Novak Djokovic Deported from Australia
Novak Djokovic Deported from Australia. Photo: Reuters keyframe

Australia, Reuters – Tennis superstar Novak Djokovic flew out of Australia on Sunday (January 16) after a court upheld the government’s decision to cancel his visa, capping days of drama over the country’s COVID-19 entry rules and his unvaccinated status.

The unanimous ruling by a three-judge Federal Court bench dealt a final blow to Djokovic’s hopes of chasing a record 21st Grand Slam win at the Australian Open that starts on Monday, dismaying his family and supporters.

The Serbian player went to the airport in Melbourne just hours later. Federal agents escorted him and his team from the business lounge to the gate, where he boarded an Emirates flight bound for Dubai. The flight took off shortly before 11 p.m. (1200 GMT) local time.

In a rollercoaster ride, the world’s top men’s player was first detained by immigration authorities on Jan. 6, ordered released by a court on Jan. 10 and then detained on Saturday again pending Sunday’s court hearing.

Djokovic said after the ruling he was extremely disappointed as it meant he could not take part in the tournament.

Djokovic, 34, had appealed against Immigration Minister Alex Hawke’s use of discretionary powers to cancel his visa. The minister had said Djokovic could be a threat to public order because his presence would encourage anti-vaccination sentiment amidst Australia’s worst coronavirus outbreak.

Chief Justice James Allsop said the court ruling was based on the lawfulness and legality of the minister’s decision in the context of the rounds of appeal lodged by Djokovic’s legal team.

The saga has intensified global debate over rights of choice for vaccines, raised questions over Australia’s bungled handling of Djokovic’s visa and become a tricky issue for Prime Minister Scott Morrison as he campaigns for re-election.

The tennis star, a vaccine sceptic, fuelled widespread anger in Australia when he announced last week he was heading to Melbourne for the Australian Open with a medical exemption to requirements for visitors to be inoculated against COVID-19.

Australia has endured some of the world’s longest lockdowns, has a 90% vaccination rate among adults, and has seen a runaway Omicron outbreak bring nearly a million cases in the last two weeks.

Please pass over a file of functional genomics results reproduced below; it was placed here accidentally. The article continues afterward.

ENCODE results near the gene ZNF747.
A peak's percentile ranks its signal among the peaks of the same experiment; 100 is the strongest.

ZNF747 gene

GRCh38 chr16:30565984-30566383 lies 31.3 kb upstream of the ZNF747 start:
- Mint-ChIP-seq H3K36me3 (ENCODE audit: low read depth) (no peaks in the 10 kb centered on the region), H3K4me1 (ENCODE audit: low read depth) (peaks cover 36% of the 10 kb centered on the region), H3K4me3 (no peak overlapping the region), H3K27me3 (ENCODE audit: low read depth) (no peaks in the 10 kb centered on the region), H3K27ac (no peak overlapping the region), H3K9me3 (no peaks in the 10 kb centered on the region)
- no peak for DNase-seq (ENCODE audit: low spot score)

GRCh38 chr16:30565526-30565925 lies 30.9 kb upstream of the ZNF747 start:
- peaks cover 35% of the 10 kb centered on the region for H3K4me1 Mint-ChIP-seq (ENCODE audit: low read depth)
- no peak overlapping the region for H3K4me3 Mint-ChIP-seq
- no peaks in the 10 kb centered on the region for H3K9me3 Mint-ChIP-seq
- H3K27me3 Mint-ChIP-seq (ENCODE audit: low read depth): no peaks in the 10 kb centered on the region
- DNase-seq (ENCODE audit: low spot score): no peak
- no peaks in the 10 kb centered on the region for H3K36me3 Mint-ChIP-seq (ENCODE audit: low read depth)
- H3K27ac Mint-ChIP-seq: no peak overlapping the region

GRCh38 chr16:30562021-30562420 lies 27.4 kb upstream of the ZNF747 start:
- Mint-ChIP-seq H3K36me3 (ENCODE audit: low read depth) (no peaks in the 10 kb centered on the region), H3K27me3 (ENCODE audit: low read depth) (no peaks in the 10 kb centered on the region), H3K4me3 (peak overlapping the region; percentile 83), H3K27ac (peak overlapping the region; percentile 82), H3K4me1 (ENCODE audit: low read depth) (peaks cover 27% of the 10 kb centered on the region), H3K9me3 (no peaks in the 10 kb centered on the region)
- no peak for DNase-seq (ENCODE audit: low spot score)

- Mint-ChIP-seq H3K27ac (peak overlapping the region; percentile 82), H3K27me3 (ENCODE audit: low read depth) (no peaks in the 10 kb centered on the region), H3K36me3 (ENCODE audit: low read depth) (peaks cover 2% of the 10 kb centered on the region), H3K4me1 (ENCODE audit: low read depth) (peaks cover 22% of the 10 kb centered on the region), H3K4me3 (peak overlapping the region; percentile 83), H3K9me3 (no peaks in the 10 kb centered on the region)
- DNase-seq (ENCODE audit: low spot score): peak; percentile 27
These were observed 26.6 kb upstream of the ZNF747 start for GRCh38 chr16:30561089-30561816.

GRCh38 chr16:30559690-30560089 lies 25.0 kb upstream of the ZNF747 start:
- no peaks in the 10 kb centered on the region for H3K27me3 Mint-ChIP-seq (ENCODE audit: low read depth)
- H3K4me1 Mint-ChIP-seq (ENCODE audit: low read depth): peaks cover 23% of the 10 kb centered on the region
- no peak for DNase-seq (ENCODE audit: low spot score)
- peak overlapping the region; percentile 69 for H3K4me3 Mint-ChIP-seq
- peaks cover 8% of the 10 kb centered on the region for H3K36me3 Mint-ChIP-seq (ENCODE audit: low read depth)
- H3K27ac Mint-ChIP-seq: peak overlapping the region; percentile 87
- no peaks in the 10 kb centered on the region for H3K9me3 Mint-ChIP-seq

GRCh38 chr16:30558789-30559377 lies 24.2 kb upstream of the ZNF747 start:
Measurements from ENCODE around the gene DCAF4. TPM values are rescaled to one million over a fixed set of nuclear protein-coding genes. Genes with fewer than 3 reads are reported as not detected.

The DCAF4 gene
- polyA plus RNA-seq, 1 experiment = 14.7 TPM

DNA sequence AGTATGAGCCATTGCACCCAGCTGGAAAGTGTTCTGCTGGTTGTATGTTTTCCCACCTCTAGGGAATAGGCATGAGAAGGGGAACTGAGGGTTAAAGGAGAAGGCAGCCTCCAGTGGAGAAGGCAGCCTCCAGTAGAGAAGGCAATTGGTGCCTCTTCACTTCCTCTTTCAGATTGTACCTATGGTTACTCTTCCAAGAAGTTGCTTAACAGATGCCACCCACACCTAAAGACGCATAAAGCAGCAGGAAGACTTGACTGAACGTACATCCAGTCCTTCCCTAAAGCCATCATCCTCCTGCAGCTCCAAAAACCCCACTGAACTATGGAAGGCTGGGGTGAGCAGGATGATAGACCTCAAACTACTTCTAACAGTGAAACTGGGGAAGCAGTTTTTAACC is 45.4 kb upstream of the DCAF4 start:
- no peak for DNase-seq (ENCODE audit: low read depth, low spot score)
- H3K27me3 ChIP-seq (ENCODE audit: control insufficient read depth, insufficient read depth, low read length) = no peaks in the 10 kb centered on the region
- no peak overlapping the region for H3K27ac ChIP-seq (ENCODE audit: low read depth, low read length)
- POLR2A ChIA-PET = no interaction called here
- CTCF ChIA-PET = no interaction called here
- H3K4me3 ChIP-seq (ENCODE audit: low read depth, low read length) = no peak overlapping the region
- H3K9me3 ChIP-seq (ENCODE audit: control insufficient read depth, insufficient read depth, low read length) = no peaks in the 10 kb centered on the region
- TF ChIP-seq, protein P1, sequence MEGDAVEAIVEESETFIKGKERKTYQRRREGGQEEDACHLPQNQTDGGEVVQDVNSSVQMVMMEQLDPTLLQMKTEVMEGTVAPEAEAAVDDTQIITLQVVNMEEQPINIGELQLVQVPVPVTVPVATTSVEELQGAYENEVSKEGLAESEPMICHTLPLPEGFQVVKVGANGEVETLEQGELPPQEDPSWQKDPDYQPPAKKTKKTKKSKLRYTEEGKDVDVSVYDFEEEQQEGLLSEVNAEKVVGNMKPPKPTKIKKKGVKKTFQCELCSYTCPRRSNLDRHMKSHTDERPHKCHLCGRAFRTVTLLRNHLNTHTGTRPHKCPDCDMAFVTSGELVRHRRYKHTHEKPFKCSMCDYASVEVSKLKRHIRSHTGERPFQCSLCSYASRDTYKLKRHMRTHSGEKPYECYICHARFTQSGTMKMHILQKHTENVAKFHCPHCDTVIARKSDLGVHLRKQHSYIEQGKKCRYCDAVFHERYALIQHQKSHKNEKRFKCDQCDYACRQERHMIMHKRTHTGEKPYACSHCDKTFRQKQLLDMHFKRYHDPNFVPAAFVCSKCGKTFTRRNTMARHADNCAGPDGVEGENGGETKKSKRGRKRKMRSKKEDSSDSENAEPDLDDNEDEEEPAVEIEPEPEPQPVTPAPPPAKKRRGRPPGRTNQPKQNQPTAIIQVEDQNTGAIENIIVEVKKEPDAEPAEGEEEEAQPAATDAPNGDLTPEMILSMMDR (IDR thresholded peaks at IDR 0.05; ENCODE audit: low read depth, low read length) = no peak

On his arrival, Australian Border Force officials decided his exemption was invalid and he was held alongside asylum-seekers at an immigration detention hotel for several days.

Djokovic’s cause was not helped by a mistake in his entry declaration relating to overseas travel in the prior two weeks, which he attributed to his agent. He also acknowledged he should have rescheduled an interview and photoshoot for a French newspaper on Dec. 18 while infected with COVID-19… but said he didn’t want to let the journalist down.

Djokovic’s family issued the following statement:

“We are very disappointed with the decision of the Federal Court and the fact that Novak has to leave Australia. This was not just about sports and playing in the first Grand Slam of the season, which Novak has dominated for a decade, but also politics and all the interests that prevailed in this case. Despite the scandalous behaviour towards Novak, we believed that the sport would win. We believed that the fact confirmed by the court would be respected – that Novak has a valid visa, that justice will be served and that no ‘public interests’ will be an excuse for the decision made. We will be there to share the blows he received, to help him regain his energy, his faith in this sport, above all in fair play, which was completely absent here. We are proud of him and the strength he showed and the fight he led with dignity. We believe that he will come out of this situation stronger, and that time will show what he has indisputably always confirmed so far, and that is that he is a great champion and a man. These are difficult times, especially for Novak, but what we all have to do, above all us, as his family, is to support him more than ever before.”

Before the court’s final decision tennis legend Martina Navratilova had said: “The best thing for Novak to do, I think, would be just say, ‘You know what, there are too many mistakes, this is not OK,’ and the right thing to do is just to go home”. She said “it’s just the right thing to do, but I don’t think he will do that because he wants that 21st title.”

Navratilova said he should have set aside his personal beliefs to get vaccinated for the greater good. She said:

“Your personal beliefs have to be trumped by what is good for the greater good for those around you and your peers. If I were in the same situation and I didn’t want the vaccine, worried about what it might do to my body, everybody else is doing it because it is the right thing to do and the country demands it.

“He had a choice not to get vaccinated and he had a choice not to play and he had a choice once he tested positive not to go out.”

The Australian Open begins tomorrow and will feature South Africans Lloyd Harris and Kevin Anderson.